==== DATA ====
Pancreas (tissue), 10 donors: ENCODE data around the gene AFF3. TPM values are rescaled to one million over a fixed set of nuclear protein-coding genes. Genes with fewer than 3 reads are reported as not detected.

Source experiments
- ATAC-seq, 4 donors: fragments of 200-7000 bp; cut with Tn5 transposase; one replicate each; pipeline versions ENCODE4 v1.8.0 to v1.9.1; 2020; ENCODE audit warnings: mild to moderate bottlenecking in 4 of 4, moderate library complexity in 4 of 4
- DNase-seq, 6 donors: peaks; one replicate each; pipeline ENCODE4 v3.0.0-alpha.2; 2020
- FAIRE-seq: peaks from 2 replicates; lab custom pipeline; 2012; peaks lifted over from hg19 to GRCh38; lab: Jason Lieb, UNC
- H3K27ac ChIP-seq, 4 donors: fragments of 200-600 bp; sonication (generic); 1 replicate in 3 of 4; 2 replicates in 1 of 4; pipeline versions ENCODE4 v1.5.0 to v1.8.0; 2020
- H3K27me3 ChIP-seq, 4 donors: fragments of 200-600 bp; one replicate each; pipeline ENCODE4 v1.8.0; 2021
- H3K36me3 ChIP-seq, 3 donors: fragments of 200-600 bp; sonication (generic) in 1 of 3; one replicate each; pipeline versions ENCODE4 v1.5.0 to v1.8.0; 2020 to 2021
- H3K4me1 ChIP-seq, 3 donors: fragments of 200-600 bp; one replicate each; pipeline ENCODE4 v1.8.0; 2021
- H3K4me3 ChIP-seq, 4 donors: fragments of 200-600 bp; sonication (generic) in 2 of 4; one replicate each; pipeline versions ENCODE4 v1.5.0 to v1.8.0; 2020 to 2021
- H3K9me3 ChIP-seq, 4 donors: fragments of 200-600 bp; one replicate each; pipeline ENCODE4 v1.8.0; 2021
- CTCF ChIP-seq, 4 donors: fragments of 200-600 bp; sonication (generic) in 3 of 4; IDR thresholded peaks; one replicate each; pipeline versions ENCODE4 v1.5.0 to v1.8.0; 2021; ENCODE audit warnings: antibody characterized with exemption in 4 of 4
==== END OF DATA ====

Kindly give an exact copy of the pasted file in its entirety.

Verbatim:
Pancreas (tissue), 10 donors: ENCODE data around the gene AFF3. TPM values are rescaled to one million over a fixed set of nuclear protein-coding genes. Genes with fewer than 3 reads are reported as not detected.

Source experiments
- ATAC-seq, 4 donors: fragments of 200-7000 bp; cut with Tn5 transposase; one replicate each; pipeline versions ENCODE4 v1.8.0 to v1.9.1; 2020; ENCODE audit warnings: mild to moderate bottlenecking in 4 of 4, moderate library complexity in 4 of 4
- DNase-seq, 6 donors: peaks; one replicate each; pipeline ENCODE4 v3.0.0-alpha.2; 2020
- FAIRE-seq: peaks from 2 replicates; lab custom pipeline; 2012; peaks lifted over from hg19 to GRCh38; lab: Jason Lieb, UNC
- H3K27ac ChIP-seq, 4 donors: fragments of 200-600 bp; sonication (generic); 1 replicate in 3 of 4; 2 replicates in 1 of 4; pipeline versions ENCODE4 v1.5.0 to v1.8.0; 2020
- H3K27me3 ChIP-seq, 4 donors: fragments of 200-600 bp; one replicate each; pipeline ENCODE4 v1.8.0; 2021
- H3K36me3 ChIP-seq, 3 donors: fragments of 200-600 bp; sonication (generic) in 1 of 3; one replicate each; pipeline versions ENCODE4 v1.5.0 to v1.8.0; 2020 to 2021
- H3K4me1 ChIP-seq, 3 donors: fragments of 200-600 bp; one replicate each; pipeline ENCODE4 v1.8.0; 2021
- H3K4me3 ChIP-seq, 4 donors: fragments of 200-600 bp; sonication (generic) in 2 of 4; one replicate each; pipeline versions ENCODE4 v1.5.0 to v1.8.0; 2020 to 2021
- H3K9me3 ChIP-seq, 4 donors: fragments of 200-600 bp; one replicate each; pipeline ENCODE4 v1.8.0; 2021
- CTCF ChIP-seq, 4 donors: fragments of 200-600 bp; sonication (generic) in 3 of 4; IDR thresholded peaks; one replicate each; pipeline versions ENCODE4 v1.5.0 to v1.8.0; 2021; ENCODE audit warnings: antibody characterized with exemption in 4 of 4